Wednesday, September 26, 2012

The Fault in Our Stars by John Green

"The fault dear Brutus, is not in our Stars, but in ourselves, that we are underlings." - Julius Caesar

Hazel Grace was diagnosed with stage four thyroid cancer at the age of thirteen.  At the age of fourteen a medical miracle in the form of a drug trial prolonged her life by shrinking tumors found in her lungs.  Now sixteen, Hazel has been removed from school and is tethered to an oxygen tank. While she is alive and could live on in her current state indefinitely, life is by no means easy.  

Then Hazel meets Augustus Waters at her cancer support group.  He is handsome, a cancer survivor, and he likes Hazel. Being with Augustus changes everything for Hazel and she begins to see the world in a different light. 

Erienne's Review:

Sarah and I recently went to the National Book festival in D.C. and were able to hear John Green speak and then wait in a line of over 1,800 people to get his autograph (thankfully we were not at the end). Waiting in line, it was obvious that John's books have really made a difference in the young adult world.  Teenagers were actually rereading his books as they were waiting in line. One girl in front of us even commented that she had read his book, Looking for Alaska 13 times.  It is good to know that there is an author out there who writes books that teens want to read.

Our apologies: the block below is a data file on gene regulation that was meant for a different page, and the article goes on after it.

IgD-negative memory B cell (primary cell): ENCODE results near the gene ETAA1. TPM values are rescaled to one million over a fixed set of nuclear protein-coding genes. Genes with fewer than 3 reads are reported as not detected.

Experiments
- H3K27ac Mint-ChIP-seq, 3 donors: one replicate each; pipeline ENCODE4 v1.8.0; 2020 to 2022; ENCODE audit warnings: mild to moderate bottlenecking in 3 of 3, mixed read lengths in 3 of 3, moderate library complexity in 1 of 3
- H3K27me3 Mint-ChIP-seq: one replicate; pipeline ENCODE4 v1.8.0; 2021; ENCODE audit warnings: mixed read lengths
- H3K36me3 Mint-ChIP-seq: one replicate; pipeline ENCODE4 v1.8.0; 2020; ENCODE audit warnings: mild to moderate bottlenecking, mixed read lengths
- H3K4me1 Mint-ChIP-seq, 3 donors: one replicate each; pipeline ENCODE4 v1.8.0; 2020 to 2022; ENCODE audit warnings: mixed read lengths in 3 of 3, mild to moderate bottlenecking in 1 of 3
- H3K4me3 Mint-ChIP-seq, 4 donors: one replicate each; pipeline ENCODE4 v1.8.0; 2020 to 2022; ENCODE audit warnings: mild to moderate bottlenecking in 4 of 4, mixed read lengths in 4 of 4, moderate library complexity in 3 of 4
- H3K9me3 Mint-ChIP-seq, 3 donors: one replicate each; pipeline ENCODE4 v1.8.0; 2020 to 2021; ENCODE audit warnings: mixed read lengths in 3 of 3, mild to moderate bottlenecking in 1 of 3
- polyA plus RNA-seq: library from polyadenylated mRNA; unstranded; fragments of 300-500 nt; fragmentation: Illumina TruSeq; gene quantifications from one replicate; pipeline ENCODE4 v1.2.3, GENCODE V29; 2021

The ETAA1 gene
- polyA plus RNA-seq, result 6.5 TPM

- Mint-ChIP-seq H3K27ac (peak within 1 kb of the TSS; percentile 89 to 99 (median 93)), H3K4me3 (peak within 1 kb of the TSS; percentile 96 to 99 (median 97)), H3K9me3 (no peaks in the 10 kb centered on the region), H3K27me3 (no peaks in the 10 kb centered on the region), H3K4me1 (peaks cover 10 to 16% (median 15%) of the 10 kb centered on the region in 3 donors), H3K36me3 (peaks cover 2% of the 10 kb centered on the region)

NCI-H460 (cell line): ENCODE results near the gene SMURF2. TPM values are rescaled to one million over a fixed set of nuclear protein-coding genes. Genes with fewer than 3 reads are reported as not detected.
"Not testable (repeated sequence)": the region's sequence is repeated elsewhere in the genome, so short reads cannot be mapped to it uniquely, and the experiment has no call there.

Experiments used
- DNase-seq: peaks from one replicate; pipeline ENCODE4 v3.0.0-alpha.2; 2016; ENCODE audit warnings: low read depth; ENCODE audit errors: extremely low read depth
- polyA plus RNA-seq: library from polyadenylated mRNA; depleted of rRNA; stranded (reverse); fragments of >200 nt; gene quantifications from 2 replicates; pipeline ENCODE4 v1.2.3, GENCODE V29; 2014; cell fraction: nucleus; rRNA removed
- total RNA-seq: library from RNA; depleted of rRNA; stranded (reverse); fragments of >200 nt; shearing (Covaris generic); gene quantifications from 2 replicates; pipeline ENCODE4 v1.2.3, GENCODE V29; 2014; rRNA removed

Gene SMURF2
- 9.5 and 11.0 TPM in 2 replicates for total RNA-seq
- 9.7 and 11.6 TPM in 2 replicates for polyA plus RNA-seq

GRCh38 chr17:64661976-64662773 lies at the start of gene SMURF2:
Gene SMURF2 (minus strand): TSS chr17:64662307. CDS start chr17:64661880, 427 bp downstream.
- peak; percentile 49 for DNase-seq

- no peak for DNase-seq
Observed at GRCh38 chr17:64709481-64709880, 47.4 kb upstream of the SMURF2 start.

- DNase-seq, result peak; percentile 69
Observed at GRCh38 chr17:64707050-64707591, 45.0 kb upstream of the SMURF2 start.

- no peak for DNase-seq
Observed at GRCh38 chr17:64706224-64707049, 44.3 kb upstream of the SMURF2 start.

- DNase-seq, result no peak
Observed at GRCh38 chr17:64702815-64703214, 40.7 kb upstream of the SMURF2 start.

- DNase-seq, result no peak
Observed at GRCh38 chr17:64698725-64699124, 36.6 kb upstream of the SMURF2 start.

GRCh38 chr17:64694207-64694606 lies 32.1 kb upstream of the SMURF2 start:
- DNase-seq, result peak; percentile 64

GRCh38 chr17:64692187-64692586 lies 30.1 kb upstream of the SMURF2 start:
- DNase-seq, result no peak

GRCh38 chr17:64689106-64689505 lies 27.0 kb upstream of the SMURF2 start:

While The Fault in Our Stars is technically a young adult book, it is definitely a book for adults as well. I have passed this book along to many of my adult friends who have in turn passed it along to someone else.  While reading this book I found myself laughing and crying at the same time. Hazel and Augustus have a beautiful relationship full of struggles, love, and laughter.  I wouldn't miss this one if I were you.  

Sarah's Review: 
This book is quirky, original, beautiful, sad, endearing, soulful, honest, the list could go on and on. I actually thought I would dislike this book since I imagined I already knew how it would end. After-all, how else could a book about a stage four cancer patient end? But I was pleasantly surprised by the interesting twists in the story. The dialogue was witty, in ways it reminded me of Juno, and the characters were real and well-written. The Fault in Our Stars reminds us what it means to truly love someone and begs us to embrace that love no matter how painful it may be. I'm looking forward to reading the rest of John Green's books after seeing such an overwhelming turnout of his fans at the National Book Festival.

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